"I trust it will not be giving away professional secrets to say that many readers would be surprised, perhaps shocked, at the questions which some newspaper editors will put to a defenseless woman under the guise of flattery."
What would have happened to Gavroche of Les Miserables if he hadn't died young? In an article for Reading the Past, Fireship author Marina Julia Neary speculates on what a grown version of the Victorian child hero might look like.
"When I started writing the first draft of what became Wynfield's Kingdom at the age of fifteen, I did not realize I was trying to create a Neo-Victorian child hero or resurrect an archetype that was so prominent in 19th-century literature. That term was not familiar to me at the time I read a lot of literature but not a lot of literary criticism. I just knew what type of character I gravitated towards, and it was never the romantic brooding leading man. It was the spunky, street-smart, barricade-climbing child who navigates between social classes without belonging to either one of them and yet sympathizing with everyone, even his enemies."
Melody Groves has written a short but highly complimentary review of Marksman's Trinity for the October 2014 edition of Roundup Magazine.
"Marksman's Trinity does a terrific job describing military tactics and strategies during battle. Loyd Uglow's main characters depict military life and chain of command so well that those of us with limited prior knowledge can 'get it.'"
The Silas Bronson Library is hosting a book signing for Plagued by Mary Sharnick. The event, which includes a discussion of the book, will be held today from 6:30–7:45 p.m. at 267 Grand Street, Waterbury, Connecticut.
The Providence Journal gave a great, thoughtful review to Harriette C. Rinaldi's Four Faces of Truth.
"Fluent in the culture and immersed in the dawn of its direst hour, Rinaldi states in her preface a need to impart Cambodia’s recent “parallels and lessons … that apply to what is happening in the world today.” Her intentions, then, are noble, her artistry subtle and deft, but with everything from drones to daisy-cutters to beheadings to mass executions to suicide bombings to chemical weapons to nuclear bombast roiling the earth, we fear her efficacy may fall short. Heeding the past, after all, along with our scarcely veiled, ecumenical savagery, seems beyond humanity’s otherwise astonishing skill set." —Mike Freeman
"While teaching the Iliad, I kept wondering with my students how Briseis, the young captive woman who sparked the conflict between Achilles and Agamemnon, could possibly have loved Achilles—which is what Homer shows us. The half-immortal Greek killed her husband and brothers, destroyed her city and turned her from princess to slave—hardly a heartwarming courtship." —Judith Starkson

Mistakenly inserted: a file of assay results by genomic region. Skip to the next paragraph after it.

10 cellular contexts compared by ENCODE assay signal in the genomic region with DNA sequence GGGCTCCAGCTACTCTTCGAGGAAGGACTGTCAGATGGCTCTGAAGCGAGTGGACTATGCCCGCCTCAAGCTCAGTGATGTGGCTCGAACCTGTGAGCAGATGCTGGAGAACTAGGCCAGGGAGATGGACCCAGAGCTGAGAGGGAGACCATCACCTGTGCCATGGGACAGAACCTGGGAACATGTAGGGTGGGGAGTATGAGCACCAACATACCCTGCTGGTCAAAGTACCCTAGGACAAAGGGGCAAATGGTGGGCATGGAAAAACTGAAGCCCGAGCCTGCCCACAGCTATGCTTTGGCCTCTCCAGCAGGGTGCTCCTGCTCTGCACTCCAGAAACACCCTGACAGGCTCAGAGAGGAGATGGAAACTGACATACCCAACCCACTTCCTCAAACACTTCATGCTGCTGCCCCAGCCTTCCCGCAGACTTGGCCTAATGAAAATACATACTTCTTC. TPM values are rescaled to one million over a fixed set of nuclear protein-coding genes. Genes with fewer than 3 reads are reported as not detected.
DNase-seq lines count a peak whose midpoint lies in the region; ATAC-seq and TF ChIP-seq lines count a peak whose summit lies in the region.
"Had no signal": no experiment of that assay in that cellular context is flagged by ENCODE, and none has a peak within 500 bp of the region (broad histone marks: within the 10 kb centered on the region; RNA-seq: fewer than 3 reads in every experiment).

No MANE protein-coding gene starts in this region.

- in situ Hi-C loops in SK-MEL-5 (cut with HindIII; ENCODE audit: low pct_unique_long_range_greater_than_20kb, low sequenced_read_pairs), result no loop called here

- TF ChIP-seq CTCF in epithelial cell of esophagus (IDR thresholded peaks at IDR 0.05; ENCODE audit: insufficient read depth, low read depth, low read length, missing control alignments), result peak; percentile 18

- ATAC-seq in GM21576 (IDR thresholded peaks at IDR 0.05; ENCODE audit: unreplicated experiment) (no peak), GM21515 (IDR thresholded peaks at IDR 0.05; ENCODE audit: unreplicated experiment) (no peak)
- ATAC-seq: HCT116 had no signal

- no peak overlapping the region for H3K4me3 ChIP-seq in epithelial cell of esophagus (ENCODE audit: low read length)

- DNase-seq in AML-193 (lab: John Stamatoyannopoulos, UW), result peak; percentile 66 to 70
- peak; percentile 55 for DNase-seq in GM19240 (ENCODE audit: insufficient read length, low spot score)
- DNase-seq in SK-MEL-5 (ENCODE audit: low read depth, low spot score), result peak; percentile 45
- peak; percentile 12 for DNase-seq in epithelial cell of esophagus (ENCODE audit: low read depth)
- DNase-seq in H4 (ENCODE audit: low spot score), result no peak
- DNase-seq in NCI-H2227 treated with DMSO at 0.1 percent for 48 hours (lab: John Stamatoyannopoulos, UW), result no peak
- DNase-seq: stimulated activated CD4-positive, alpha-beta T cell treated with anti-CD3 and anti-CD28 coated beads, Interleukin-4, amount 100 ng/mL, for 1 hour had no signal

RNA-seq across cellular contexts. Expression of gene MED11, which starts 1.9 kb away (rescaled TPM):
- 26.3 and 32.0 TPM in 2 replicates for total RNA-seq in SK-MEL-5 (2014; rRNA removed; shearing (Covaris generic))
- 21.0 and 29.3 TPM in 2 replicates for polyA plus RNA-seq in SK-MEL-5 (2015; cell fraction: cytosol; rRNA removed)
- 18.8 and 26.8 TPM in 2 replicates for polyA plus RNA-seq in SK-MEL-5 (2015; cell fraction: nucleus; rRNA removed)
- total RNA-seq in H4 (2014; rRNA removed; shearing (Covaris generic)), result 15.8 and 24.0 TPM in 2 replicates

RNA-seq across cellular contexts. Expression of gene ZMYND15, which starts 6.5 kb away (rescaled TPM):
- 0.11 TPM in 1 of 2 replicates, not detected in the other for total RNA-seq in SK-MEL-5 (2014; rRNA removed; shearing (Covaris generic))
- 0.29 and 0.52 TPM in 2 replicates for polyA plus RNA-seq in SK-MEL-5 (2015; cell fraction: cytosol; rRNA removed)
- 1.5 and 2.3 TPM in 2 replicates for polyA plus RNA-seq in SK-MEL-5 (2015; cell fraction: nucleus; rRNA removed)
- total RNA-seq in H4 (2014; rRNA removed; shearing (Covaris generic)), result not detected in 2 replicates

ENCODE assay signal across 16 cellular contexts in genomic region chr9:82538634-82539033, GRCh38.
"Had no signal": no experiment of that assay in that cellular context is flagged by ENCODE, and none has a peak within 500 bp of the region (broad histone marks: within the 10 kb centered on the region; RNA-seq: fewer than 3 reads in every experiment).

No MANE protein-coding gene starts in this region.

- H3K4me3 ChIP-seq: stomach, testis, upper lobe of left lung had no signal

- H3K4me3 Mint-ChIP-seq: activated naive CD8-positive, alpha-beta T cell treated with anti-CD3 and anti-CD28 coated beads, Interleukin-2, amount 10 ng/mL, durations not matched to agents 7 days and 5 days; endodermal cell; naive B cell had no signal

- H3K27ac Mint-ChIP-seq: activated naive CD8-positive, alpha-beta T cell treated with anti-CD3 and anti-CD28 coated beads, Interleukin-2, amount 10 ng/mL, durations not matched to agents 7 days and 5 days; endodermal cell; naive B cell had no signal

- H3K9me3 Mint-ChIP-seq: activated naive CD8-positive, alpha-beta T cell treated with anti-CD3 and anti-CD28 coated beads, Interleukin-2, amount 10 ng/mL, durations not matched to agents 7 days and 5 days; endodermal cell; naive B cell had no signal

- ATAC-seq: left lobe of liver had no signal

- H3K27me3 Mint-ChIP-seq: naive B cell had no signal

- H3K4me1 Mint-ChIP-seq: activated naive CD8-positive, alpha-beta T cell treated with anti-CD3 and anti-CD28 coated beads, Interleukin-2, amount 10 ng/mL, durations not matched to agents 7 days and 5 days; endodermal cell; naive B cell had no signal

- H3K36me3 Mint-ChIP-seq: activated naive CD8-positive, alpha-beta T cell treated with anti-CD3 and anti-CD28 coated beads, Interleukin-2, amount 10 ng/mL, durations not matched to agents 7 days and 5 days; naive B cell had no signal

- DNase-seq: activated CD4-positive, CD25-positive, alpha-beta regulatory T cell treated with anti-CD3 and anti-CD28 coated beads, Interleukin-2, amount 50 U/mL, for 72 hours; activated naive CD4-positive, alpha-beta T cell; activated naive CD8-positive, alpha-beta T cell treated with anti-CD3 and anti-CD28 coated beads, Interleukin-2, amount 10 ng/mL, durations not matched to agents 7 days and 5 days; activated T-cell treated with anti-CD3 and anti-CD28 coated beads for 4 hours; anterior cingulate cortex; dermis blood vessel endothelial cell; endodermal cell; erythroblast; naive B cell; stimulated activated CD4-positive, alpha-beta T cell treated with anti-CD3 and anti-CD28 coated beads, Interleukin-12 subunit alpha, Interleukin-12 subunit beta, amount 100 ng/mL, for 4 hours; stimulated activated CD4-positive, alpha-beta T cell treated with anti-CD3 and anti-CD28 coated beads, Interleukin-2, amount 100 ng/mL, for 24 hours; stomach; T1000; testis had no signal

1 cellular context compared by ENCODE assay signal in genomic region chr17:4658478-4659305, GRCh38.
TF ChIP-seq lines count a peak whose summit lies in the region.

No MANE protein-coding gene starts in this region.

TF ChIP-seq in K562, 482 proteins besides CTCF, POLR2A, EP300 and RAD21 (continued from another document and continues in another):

"I’m drawn to what the primary sources don’t say. Most authors depict the Saxons as brutes and treat war captives as booty. Historical fiction is a way to fill in the gaps and restore humanity to these people." —Kim Rendfeld
Fireship Press is pleased to announce the release of Hand of Fire by Judith Starkson. "In her portrayal of Briseis, Judith Starkston has cast a bright light on one of the Iliad's most intriguing subplots," says Priscilla Royal, author of Covenant with Hell. "With her fast-paced story, three-dimensional characters, and fascinating cultural details, Starkston has given historical fiction fans a tale to remember." Hand of Fire is currently available in ebook format on Amazon.com, and the paperback edition will be coming soon.
Hand of Fire tells the tale of Briseis, the captive woman Achilles and Agamemnon fought over in The Iliad. When Achilles, the half-immortal Greek warrior, takes Briseis captive in the midst of the Trojan War, he gets more than he bargained for: a healing priestess, a strong-willed princess—and a warrior. She raises a sword against Achilles and ignites a passion that seals his fate and changes her destiny.
Fireship Press is pleased to announce the release of The Ashes of Heaven's Pillar by Kim Rendfeld. The book is currently available in ebook format on Amazon.com, and the paperback edition will be coming soon. You can find early reviews here, here, and here, and you can follow the virtual book tour here.
In 772 AD, Charlemagne’s battles in Saxony have left Leova with nothing but her two children, Deorlaf and Sunwynn. Her beloved husband died in combat. Her faith lies shattered in the ashes of Irminsul, the Pillar of Heaven. The relatives obligated to defend her and her family sell them into slavery instead. Leova is resolved to protect her son and daughter, even if it means sacrificing her own honor. Yet Leova’s most difficult dilemma comes in the form of a Frankish friend, Hugh. He saves Deorlaf from a fanatical Saxon and is Sunwynn’s champion—but he is the warrior who slew Leova’s husband. This companion to Kim Rendfeld’s acclaimed The Cross and the Dragon tells the story of an ordinary family in extraordinary circumstances.
"I love historical fiction novels and I especially love historical fiction novels that take place in America or involve Americans in a historical capacity. When I saw, 'Two Americans, One German, Impossible Odds…' I was intrigued. I know this would be another war novel but I love the American perspective. From the first few words I was hooked on the novel and knew it was one with which I would fall deeply in love. I was right."